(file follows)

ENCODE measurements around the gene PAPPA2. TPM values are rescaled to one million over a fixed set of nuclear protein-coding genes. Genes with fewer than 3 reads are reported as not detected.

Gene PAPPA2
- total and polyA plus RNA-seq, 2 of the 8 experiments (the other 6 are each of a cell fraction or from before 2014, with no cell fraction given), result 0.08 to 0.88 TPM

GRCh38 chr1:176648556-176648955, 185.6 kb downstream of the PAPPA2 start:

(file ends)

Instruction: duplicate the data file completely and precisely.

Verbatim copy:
ENCODE measurements around the gene PAPPA2. TPM values are rescaled to one million over a fixed set of nuclear protein-coding genes. Genes with fewer than 3 reads are reported as not detected.

Gene PAPPA2
- total and polyA plus RNA-seq, 2 of the 8 experiments (the other 6 are each of a cell fraction or from before 2014, with no cell fraction given), result 0.08 to 0.88 TPM

GRCh38 chr1:176648556-176648955, 185.6 kb downstream of the PAPPA2 start: